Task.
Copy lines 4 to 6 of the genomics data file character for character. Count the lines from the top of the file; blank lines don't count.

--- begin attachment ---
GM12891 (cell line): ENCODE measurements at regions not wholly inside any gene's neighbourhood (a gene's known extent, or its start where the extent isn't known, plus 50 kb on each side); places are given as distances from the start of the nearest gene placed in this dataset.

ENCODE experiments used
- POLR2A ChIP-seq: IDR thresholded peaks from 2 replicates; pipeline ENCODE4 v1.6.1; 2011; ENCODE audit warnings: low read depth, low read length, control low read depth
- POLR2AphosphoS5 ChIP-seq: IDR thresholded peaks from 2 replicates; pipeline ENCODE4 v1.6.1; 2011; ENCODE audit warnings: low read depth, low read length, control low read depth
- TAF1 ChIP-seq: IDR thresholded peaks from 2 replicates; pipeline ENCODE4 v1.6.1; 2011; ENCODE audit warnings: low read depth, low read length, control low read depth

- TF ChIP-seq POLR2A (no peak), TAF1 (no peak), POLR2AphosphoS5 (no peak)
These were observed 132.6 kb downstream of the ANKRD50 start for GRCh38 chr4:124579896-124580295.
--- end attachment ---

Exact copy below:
- POLR2AphosphoS5 ChIP-seq: IDR thresholded peaks from 2 replicates; pipeline ENCODE4 v1.6.1; 2011; ENCODE audit warnings: low read depth, low read length, control low read depth
- TAF1 ChIP-seq: IDR thresholded peaks from 2 replicates; pipeline ENCODE4 v1.6.1; 2011; ENCODE audit warnings: low read depth, low read length, control low read depth

- TF ChIP-seq POLR2A (no peak), TAF1 (no peak), POLR2AphosphoS5 (no peak)